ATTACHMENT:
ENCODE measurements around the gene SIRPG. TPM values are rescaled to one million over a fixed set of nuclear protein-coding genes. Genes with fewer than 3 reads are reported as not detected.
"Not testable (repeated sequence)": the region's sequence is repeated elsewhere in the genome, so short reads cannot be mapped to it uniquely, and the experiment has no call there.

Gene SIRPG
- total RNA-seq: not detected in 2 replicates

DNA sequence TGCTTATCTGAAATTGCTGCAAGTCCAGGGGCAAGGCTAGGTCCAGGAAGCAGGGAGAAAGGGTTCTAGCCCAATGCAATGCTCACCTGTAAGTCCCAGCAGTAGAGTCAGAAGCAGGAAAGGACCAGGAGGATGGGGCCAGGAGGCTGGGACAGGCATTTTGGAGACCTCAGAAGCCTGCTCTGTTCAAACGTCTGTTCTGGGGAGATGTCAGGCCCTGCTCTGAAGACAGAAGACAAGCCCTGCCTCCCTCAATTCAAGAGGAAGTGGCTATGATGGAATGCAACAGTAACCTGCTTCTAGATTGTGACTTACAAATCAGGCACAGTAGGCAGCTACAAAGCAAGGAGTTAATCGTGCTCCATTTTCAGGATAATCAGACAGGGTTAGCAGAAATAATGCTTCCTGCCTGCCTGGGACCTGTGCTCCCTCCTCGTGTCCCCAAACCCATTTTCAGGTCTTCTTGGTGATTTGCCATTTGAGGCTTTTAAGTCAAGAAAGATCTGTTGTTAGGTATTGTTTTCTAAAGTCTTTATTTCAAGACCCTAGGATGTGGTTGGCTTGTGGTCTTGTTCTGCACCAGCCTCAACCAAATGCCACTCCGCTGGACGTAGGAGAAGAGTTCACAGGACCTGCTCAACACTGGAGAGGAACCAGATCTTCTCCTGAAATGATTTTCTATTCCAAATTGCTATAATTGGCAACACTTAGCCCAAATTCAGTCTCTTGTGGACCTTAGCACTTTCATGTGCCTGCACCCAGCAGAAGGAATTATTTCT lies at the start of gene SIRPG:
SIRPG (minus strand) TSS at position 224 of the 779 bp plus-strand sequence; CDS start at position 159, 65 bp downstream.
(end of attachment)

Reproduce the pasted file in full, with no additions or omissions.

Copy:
ENCODE measurements around the gene SIRPG. TPM values are rescaled to one million over a fixed set of nuclear protein-coding genes. Genes with fewer than 3 reads are reported as not detected.
"Not testable (repeated sequence)": the region's sequence is repeated elsewhere in the genome, so short reads cannot be mapped to it uniquely, and the experiment has no call there.

Gene SIRPG
- total RNA-seq: not detected in 2 replicates

DNA sequence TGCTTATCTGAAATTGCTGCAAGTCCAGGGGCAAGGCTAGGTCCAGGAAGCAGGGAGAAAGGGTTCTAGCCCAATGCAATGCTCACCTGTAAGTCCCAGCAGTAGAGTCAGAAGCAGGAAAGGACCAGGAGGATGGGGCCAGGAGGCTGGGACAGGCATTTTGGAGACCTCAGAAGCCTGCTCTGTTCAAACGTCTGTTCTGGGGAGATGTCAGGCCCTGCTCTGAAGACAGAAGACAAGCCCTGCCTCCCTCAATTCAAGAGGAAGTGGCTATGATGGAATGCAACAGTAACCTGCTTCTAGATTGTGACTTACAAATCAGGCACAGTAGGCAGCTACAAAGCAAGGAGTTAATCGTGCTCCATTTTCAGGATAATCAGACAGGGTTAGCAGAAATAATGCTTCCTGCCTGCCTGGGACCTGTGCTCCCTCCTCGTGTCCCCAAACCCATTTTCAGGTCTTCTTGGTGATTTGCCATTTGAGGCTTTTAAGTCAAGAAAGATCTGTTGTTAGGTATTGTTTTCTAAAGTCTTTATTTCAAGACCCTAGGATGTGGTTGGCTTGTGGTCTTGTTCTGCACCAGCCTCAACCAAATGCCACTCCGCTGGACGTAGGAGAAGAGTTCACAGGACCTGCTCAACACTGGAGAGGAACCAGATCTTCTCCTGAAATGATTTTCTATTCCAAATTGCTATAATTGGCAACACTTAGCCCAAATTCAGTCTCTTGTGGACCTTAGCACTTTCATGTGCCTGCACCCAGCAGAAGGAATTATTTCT lies at the start of gene SIRPG:
SIRPG (minus strand) TSS at position 224 of the 779 bp plus-strand sequence; CDS start at position 159, 65 bp downstream.